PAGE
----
Williamsburg is one of the best cities in the United States, according to Travel + Leisure magazine. Plus: Abby Zwerner, who was shot by a 6-year-old student in the classroom, is filing suit against Newport News Public Schools, and a marketing campaign gave the Historic Triangle an $800 million boost in visitor spending last year.
Here are the week’s top stories. Note: This newsletter was originally published on Wednesday, Jan. 25. It was edited on Sunday, Jan. 29 to reflect updates regarding the Richneck school shooting case.
1. Williamsburg was named among the ’15 Best Cities in the United States’ by Travel + Leisure.
- Williamsburg is among two cities in Virginia to make Travel + Leisure (T+L) magazine’s coveted 15 Best Cities in the United States list. The selections were made based on input from readers, according to the magazine’s editors.
- Williamsburg was selected for its rich history and close proximity to other unique destinations, like Jamestown Settlement and several Civil War sites. “Colonial Williamsburg is a wonderful attraction,” one reader said.
- The other Virginia city to make the list was Alexandria, which received the nod for being located near D.C. and having good food, interesting shopping and walking trails along the Potomac.
- “Every year for our World’s Best Awards survey, T+L asks readers to weigh in on travel experiences around the globe — to share their opinions on the top cities, islands, cruise ships, spas, airlines, and more,” the publication explained. “Readers rated cities on their sights and landmarks, culture, cuisine, friendliness, shopping, and overall value.”
- Alexandria came in at the No. 8 spot, while Williamsburg took No. 12. Williamsburg is one of the only small towns to make the list and was named among major cities like Boston, New York City, New Orleans, Chicago and Honolulu. Charleston, South Carolina was chosen for the No. 1 spot.
- Founded in 1971, Travel + Leisure has a total reach of 16 million people, according to its website.
2. Abby Zwerner has been released from the hospital after being shot by her 6-year-old student – and her attorney spoke for the first time Wednesday.
- Abby Zwerner, the first-grade teacher who was critically wounded after being shot by a 6-year-old in her classroom on Jan. 6, was finally released from the hospital last Thursday. Officials from Riverside Regional Medical Center said in a statement that Zwerner is continuing to recover as an outpatient “with the support of family, friends and health professionals.”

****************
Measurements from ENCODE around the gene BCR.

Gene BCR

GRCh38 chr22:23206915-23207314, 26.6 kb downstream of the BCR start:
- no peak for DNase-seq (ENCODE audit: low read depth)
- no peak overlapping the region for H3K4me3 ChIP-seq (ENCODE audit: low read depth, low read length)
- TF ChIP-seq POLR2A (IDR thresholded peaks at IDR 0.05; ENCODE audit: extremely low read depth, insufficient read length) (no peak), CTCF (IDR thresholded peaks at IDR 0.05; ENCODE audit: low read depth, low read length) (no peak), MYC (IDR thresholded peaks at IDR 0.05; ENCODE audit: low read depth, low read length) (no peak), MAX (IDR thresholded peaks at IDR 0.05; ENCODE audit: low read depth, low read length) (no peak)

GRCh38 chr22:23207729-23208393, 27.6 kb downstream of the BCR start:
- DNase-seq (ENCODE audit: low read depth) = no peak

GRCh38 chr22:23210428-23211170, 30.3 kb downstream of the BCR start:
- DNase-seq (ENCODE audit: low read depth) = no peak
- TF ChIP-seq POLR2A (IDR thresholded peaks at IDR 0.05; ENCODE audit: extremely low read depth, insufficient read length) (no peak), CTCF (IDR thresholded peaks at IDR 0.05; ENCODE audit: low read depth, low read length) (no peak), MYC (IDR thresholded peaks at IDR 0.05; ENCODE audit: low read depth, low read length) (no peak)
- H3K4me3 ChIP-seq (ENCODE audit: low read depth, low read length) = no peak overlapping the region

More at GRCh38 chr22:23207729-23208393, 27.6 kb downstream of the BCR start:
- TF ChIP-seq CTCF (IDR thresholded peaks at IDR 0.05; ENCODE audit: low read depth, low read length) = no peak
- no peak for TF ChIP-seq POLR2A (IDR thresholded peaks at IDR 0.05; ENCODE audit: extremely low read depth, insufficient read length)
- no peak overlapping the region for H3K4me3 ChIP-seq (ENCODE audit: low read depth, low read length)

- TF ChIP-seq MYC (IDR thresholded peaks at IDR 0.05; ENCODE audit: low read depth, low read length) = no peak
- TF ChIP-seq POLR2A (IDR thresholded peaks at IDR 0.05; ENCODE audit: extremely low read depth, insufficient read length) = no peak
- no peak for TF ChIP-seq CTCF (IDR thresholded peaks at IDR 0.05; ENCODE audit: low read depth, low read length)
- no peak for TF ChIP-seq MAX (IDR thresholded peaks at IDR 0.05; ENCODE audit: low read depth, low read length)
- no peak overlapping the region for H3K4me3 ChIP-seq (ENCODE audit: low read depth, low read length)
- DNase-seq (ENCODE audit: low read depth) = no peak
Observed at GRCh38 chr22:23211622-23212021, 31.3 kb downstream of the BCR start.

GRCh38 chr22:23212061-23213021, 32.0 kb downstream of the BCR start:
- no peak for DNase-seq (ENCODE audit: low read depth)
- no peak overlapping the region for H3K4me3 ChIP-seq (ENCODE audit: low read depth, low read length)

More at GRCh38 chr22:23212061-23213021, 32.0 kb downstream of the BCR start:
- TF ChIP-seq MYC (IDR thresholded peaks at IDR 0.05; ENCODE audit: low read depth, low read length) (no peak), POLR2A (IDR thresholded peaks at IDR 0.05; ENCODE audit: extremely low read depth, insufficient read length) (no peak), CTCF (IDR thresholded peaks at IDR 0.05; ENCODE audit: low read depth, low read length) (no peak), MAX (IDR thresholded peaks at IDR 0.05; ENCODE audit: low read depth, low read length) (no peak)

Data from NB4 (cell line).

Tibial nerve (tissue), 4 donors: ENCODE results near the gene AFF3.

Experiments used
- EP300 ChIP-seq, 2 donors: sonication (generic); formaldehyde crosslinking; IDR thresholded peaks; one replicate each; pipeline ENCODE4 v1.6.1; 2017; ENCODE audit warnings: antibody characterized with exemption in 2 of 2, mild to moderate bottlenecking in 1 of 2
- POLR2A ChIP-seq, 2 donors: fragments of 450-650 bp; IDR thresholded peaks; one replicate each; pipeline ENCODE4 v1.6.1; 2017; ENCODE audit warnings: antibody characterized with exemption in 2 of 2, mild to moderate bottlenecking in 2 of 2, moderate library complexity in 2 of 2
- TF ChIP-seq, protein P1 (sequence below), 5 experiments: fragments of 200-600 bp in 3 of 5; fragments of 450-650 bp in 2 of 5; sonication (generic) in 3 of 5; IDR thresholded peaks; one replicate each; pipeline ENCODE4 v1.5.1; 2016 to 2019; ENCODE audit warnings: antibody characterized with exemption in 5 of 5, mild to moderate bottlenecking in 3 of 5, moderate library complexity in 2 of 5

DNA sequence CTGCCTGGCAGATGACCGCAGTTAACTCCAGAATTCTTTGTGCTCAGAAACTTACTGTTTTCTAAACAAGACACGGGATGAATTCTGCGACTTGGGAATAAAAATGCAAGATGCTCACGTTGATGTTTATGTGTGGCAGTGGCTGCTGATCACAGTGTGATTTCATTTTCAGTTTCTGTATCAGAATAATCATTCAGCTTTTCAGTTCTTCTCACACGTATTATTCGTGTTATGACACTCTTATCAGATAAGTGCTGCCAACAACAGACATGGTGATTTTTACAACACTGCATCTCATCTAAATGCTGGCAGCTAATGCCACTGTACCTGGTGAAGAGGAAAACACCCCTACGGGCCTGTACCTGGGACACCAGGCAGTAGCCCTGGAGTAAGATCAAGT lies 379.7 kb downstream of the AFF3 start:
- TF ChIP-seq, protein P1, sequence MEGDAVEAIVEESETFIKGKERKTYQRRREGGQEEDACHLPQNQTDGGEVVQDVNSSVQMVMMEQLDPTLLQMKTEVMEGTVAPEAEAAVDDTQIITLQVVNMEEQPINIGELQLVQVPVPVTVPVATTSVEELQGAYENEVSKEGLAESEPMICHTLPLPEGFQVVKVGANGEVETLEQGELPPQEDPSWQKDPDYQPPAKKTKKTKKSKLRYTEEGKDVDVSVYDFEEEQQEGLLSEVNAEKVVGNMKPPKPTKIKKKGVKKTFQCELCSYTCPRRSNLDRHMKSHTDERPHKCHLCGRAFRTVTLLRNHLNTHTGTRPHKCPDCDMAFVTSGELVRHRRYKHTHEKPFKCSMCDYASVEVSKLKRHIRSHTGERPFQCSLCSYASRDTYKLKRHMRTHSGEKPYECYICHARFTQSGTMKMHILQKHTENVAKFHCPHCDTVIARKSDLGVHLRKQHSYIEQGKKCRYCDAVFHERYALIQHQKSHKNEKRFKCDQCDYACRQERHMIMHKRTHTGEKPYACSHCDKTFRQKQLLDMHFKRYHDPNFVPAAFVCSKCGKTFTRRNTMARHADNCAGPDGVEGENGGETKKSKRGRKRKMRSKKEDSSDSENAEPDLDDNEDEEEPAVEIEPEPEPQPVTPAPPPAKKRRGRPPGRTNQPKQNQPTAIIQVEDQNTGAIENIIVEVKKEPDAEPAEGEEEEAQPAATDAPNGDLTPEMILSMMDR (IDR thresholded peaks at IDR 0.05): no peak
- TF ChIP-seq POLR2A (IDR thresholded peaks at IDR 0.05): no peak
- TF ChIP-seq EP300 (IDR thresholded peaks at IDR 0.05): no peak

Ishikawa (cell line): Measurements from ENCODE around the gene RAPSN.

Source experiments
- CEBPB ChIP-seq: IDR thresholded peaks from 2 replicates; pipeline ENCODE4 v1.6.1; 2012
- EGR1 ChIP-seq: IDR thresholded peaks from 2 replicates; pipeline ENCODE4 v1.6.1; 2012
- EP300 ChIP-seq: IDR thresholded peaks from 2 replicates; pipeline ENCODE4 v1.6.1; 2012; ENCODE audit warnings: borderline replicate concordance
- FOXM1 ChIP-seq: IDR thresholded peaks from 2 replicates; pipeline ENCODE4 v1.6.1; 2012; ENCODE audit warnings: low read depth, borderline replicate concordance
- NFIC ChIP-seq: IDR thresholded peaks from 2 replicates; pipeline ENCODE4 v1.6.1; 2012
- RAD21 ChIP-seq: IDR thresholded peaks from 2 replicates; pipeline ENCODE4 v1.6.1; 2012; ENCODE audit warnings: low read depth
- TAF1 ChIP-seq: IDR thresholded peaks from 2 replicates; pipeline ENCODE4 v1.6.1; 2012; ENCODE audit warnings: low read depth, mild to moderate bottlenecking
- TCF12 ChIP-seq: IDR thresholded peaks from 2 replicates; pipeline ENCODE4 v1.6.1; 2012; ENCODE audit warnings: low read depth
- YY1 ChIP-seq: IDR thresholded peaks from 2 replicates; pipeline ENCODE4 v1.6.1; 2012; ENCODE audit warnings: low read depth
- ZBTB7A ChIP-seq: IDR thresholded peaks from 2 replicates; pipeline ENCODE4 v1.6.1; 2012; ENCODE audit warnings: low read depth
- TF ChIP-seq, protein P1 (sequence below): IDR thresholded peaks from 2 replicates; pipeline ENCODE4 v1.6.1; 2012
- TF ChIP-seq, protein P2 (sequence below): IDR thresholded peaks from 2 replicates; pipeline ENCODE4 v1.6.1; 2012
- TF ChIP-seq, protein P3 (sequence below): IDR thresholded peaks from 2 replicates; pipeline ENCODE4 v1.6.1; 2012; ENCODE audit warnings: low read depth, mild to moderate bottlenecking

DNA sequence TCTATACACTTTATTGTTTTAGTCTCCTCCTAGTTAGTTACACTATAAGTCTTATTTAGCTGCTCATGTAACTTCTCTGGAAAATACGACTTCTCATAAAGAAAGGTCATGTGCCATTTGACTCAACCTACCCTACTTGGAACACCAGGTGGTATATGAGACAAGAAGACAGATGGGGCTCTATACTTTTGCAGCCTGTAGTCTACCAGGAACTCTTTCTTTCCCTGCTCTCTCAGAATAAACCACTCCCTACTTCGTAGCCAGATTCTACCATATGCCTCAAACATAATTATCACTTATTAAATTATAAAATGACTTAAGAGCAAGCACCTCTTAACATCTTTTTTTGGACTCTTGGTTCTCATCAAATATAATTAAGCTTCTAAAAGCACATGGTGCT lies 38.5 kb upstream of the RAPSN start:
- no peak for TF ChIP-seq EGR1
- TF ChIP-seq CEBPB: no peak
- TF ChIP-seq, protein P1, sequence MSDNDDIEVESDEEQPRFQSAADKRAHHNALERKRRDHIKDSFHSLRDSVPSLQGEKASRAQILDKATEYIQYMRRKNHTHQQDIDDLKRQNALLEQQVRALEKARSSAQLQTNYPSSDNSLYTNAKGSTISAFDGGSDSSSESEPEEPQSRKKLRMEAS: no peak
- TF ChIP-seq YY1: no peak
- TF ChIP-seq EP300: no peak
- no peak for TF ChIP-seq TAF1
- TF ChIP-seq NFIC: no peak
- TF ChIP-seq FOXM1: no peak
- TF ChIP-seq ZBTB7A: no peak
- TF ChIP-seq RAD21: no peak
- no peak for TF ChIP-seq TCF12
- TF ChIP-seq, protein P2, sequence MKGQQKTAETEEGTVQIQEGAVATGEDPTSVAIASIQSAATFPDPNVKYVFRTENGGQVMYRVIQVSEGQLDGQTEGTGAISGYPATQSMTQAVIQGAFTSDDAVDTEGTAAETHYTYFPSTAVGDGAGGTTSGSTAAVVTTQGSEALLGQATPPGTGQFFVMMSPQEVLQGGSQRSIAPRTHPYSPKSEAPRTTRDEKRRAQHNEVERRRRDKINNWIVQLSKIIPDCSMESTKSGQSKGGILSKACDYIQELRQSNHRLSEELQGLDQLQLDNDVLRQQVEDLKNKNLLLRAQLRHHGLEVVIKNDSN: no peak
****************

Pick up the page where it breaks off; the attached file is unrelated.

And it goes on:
- A GoFundMe page set up for Zwerner has raised more than $248,000.
- Zwerner has hired Virginia trial lawyer Diane Toscano to represent her. Toscano held a news conference Wednesday morning, during which she announced that Zwerner intends to file suit against Newport News Public Schools. She alleged that the school system was negligent in addressing Zwerner’s concerns about the 6-year-old student, ignoring repeated complaints made by multiple school employees before the shooting.
- “The administration could not be bothered… they failed to act and Abby was shot,” Toscano said.
- The Newport News School Board also voted to fire the district’s superintendent, George Parker III. The decision was made during a special meeting held on Wednesday evening, hours after Toscano’s public statement.
- Richneck Elementary School has been closed since the shooting took place earlier this month. Students will return to class on Jan. 30, a Newport News Public Schools spokesperson said.
- Last week, the family of the boy accused of shooting Zwerner spoke out for the first time. In a public statement released through a spokesperson, the family said the pistol had been legally purchased by the boy’s mother and was secured in the home. They added that they have “always been committed to responsible gun ownership and keeping firearms out of the reach of children.”
- The family stated that their son “suffers from an acute disability” and was under a care plan which involved one of his parents attending school with him daily. The week of the shooting, they said, was the first week they were not in class with him.
- “Our heart goes out to our son’s teacher and we pray for her healing in the aftermath of such an unimaginable tragedy as she selflessly served our son and the children in the school,” the family said in the statement. “She has worked diligently and compassionately to support our family as we sought the best education and learning environment for our son.”
- Newly elected Newport News Mayor Phillip Jones told VA Peninsula Media that he cannot comment on the shooting at Richneck, but added that the tragedy has led to an outpouring of support for teachers and staff at Richneck. “I really saw Newport News come together on this,” he said.
3. A major marketing campaign led to more than $800 million in visitor spending in the Historic Triangle in 2022.
- An advertising initiative launched to bring more tourism to the Williamsburg area last year generated nearly $832 million in trip spending, the Virginia Gazette reports.